5 Ways Your Intern Can Make You Money This Summer
If your company offers internships for college students or recent grads, you know how much time and energy goes into providing a vibrant, structured work experience.
From the initial tutorial on company culture and performance expectations to the teaching of best practices for each task, interns are a huge investment for full-time staffers.
Thankfully, a well-trained intern can be an asset to any company, helping boost the bottom line with fresh ideas and an eager can-do attitude. We checked in with experts to find the five best ways interns can pitch in this summer and earn their keep.
1. Have them clean out databases and set up a file-sharing system.
Many interns, because of their digital prowess, can easily set up systems for collaboration and sharing data, says Nancy A. Shenker, author of Don’t Hook Up With the Dude in the Next Cube: 200+ Career Secrets for 20-Somethings.
“In the short time our intern has been on board, I’ve spent a lot less time looking for stuff,” says Shenker of her own experience with a younger part-timer.
Shenker says interns can be an asset cleaning up company databases and getting rid of outdated files — just don’t forget to make sure your full-time staffers have a firm grasp on what’s happening before the intern heads back to college.
If your interns should discover some treasures while they’re exploring old files, Chuck Pappalardo, managing director of executive search firm Trilogy Search, says they should be put to work on bigger projects.
“Research is a critical component of business today and a skill set that most students have honed,” Pappalardo says. “In addition to uncovering information, an intern can develop creative ways to visually present the data.”
2. Have them conduct and serve as research for your target market.
In many cases, interns in their late teens and early twenties are part of a demographic companies want to target. If your company sells clothing, makes technology or has a presence in the digital space, interns can be a real asset when it comes to product development, says Jason Henham, managing director of Slate Consulting, a small business consultancy.
“If interns form part of the company’s target market, take advantage of the intern’s network of potential customers by allowing them to use the product, share information on it or provide direct feedback on improving it and customer service surrounding it,” Henham says.
Companies could also benefit from using interns to conduct research that results in direct contact with buyers from the target market, he adds.
“For example, interns can administer surveys or conduct interviews with people from the target market and compile the results, leading to a white paper that can be shared with the market.”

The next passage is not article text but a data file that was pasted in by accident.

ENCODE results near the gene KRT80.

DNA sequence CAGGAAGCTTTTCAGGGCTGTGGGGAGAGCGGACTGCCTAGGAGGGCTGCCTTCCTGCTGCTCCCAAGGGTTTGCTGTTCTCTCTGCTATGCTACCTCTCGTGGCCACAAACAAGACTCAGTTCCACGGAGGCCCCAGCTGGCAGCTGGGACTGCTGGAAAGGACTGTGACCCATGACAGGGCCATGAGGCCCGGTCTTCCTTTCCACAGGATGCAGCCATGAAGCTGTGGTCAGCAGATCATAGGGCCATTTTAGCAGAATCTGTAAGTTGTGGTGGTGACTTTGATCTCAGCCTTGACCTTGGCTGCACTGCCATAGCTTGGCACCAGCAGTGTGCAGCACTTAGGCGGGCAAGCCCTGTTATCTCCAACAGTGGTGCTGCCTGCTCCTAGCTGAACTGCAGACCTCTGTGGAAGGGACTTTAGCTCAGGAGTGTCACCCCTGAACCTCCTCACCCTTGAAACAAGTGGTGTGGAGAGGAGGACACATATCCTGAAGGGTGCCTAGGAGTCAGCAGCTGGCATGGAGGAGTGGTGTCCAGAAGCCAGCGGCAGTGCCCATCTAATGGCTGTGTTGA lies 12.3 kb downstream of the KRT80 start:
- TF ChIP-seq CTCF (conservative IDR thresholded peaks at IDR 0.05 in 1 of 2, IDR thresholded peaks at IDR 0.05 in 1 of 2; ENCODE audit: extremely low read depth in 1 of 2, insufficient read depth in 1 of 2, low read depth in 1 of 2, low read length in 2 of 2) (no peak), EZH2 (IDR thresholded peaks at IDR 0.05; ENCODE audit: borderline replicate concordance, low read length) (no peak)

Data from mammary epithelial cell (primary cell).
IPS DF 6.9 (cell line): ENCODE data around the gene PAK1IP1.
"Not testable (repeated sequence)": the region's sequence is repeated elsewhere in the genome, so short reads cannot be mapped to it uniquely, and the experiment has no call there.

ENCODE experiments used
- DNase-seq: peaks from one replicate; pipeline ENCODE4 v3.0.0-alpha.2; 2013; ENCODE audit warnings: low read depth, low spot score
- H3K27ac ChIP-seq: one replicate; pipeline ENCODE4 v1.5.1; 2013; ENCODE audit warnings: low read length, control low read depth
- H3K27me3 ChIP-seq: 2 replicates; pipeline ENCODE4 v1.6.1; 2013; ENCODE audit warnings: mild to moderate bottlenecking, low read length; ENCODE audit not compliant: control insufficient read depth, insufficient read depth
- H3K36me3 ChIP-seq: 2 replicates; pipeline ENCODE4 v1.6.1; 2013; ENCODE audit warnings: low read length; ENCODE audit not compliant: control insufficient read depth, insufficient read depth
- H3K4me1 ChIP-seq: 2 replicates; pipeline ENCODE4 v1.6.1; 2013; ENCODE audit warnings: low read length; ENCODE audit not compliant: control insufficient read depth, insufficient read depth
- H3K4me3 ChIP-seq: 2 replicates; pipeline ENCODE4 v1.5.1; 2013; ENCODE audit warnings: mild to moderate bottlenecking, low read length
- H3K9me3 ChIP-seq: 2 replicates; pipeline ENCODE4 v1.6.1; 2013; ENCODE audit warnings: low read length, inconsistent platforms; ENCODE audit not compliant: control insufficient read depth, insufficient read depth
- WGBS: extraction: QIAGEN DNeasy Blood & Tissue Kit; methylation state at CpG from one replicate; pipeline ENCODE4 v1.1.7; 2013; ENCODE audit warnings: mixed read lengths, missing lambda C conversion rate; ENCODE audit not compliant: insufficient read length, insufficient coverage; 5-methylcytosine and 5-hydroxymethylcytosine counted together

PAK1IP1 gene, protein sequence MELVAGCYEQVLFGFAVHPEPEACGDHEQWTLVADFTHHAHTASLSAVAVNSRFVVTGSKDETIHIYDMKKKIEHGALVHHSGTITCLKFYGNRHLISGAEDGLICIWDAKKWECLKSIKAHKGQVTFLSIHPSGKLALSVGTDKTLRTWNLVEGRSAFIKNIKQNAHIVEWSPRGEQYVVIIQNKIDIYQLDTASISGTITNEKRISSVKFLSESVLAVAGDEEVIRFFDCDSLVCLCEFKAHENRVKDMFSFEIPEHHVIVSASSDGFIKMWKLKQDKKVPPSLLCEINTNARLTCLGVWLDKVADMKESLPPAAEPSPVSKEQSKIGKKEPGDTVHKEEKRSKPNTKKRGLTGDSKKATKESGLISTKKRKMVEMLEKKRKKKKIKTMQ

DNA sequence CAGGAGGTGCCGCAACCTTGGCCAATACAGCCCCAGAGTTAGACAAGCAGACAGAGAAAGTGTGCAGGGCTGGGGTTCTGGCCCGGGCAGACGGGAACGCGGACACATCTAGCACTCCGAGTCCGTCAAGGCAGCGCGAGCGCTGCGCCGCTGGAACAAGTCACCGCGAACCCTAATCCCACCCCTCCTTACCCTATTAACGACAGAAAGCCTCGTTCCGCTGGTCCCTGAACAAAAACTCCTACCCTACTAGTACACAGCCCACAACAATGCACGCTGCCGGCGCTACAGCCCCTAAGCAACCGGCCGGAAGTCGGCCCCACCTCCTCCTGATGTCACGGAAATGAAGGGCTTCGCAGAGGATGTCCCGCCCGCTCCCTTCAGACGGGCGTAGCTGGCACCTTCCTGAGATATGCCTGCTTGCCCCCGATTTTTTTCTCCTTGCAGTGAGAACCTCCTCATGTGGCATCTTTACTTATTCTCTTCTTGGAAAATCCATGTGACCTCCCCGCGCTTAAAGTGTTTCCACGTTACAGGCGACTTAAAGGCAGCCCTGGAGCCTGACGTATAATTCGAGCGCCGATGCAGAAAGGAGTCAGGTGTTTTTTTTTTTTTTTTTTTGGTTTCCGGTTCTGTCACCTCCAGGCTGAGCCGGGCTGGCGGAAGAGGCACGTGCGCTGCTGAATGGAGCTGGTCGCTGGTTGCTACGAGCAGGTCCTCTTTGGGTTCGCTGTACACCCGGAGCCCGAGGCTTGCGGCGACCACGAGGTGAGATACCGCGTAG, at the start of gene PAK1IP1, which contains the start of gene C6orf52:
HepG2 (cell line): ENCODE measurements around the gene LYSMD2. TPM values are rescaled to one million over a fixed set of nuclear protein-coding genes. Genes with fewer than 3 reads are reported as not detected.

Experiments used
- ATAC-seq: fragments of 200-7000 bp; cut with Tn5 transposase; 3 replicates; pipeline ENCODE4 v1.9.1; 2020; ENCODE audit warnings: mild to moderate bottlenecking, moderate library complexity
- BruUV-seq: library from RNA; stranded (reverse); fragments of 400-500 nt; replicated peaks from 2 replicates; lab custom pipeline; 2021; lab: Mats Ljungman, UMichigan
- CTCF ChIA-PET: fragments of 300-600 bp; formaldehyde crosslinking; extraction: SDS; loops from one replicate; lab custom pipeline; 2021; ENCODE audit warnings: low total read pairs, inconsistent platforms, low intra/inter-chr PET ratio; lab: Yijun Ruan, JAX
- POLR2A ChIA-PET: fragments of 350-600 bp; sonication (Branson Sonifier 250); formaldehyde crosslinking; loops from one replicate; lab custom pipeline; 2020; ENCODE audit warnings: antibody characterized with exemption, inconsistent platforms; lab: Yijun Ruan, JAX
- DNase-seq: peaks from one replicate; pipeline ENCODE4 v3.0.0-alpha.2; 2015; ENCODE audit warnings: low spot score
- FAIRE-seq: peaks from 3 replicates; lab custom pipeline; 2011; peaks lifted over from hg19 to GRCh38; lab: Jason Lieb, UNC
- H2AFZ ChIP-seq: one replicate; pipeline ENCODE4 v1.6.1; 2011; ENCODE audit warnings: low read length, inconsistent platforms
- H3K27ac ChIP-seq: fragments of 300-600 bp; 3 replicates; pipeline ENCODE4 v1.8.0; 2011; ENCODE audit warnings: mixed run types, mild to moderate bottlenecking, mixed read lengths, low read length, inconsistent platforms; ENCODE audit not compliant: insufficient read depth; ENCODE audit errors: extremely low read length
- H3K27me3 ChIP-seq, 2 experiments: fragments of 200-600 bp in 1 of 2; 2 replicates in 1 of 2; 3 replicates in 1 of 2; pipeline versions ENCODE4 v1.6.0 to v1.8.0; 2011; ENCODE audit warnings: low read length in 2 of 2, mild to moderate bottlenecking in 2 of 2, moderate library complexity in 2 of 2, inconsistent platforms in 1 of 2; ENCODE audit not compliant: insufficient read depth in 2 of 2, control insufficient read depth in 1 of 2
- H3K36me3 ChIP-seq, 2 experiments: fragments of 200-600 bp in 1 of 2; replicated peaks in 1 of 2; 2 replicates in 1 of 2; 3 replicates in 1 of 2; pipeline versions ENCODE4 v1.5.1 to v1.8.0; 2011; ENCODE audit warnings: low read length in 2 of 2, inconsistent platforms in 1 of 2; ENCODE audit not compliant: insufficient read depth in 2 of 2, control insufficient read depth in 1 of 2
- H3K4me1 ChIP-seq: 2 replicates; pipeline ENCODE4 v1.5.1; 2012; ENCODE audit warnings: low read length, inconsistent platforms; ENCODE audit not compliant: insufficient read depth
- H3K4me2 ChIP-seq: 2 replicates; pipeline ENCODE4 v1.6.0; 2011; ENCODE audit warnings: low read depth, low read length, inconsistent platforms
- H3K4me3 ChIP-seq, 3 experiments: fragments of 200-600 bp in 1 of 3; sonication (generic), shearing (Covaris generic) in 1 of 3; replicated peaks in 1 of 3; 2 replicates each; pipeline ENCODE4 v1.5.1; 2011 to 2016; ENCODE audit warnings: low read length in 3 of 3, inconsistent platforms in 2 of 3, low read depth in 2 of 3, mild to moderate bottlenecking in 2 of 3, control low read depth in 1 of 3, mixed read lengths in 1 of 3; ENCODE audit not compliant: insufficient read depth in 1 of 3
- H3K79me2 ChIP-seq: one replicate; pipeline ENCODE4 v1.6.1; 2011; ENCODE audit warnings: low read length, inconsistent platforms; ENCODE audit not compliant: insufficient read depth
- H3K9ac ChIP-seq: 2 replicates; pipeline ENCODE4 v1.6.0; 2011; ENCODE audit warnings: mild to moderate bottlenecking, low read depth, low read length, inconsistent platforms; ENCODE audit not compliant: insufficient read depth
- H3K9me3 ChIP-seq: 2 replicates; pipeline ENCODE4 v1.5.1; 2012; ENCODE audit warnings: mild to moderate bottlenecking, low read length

3. Ask them to fill-in for the receptionist.
Although this may sound like a menial task, Tyler Barnett, president of publicity firm TBPR in Beverly Hills, Calif., says his interns gain much-needed practice on the phones, which is a crucial skill to bring to most workplaces.
“We have our interns answer phones and handle office manager duties in addition to their PR work,” he says. “This not only cuts out the cost of a receptionist, but allows interns to practice interacting with clients and customer.”
Barnett says he finds that interns are typically “friendly, outgoing and excited.”
This resonates in their voices when they answer the phones, and gives off a great impression to our clients and colleagues,” he says. “Clients love chatting with interns over a receptionist because the interns usually know exactly what’s going on with their campaign.”
4. Give them the keys to social media.
“Generation Y is celebrated for their tech-savvy, highly collaborative nature, optimism and social consciousness,” says TheLadders job search expert Amanda Augustine. “Consider utilizing your interns to expand or improve your social media efforts by managing your social media channels or exploring new channels to use such as Vine, Pinterest and Facebook.”
Because social media is an essential part of all company strategies, your interns will be learning skills that can translate to any full-time job, says executive coach Karen Elizaga, owner of executive coaching firm Forward Options.
“They can also create graphics, video or slide presentations to use” on Facebook, Instagram or Twitter, says Elizaga, and those can be used in their professional portfolio.
If there are social media platforms your company has yet to break into, interns are a great place to start, says Michelle Benjamin, CEO and founder of workforce solutions company Benjamin Enterprises.
“Whether it is insight on which social media platforms your company should be using, or reviewing your website pages on different mobile devices for compatibility, use your intern and the tools they use on a regular basis to your advantage,” she says.
5. Keep up with your competitors
Since it’s always good to be current with what’s going on outside the four walls of your own company, Elizaga says interns are the perfect choice to research relevant blogs and thought leaders in your industry and provide regular updates.
Nathan Parcells, co-founder and CMO of InternMatch, an online platform that matches students with internships, says it’s difficult for full-time employees to find the time to stay abreast of what’s going on in the industry.
“It’s hard to find time in your day to keep tabs on what your competitors are doing,” Parcells says. “Allow your interns to generate competitor reports and point out areas in which you could be improving.”
Staying afloat in your industry means being on top of the latest trends, he explains. Interns can be in charge of creating a “daily trend report” to keep up with your ever-changing industry.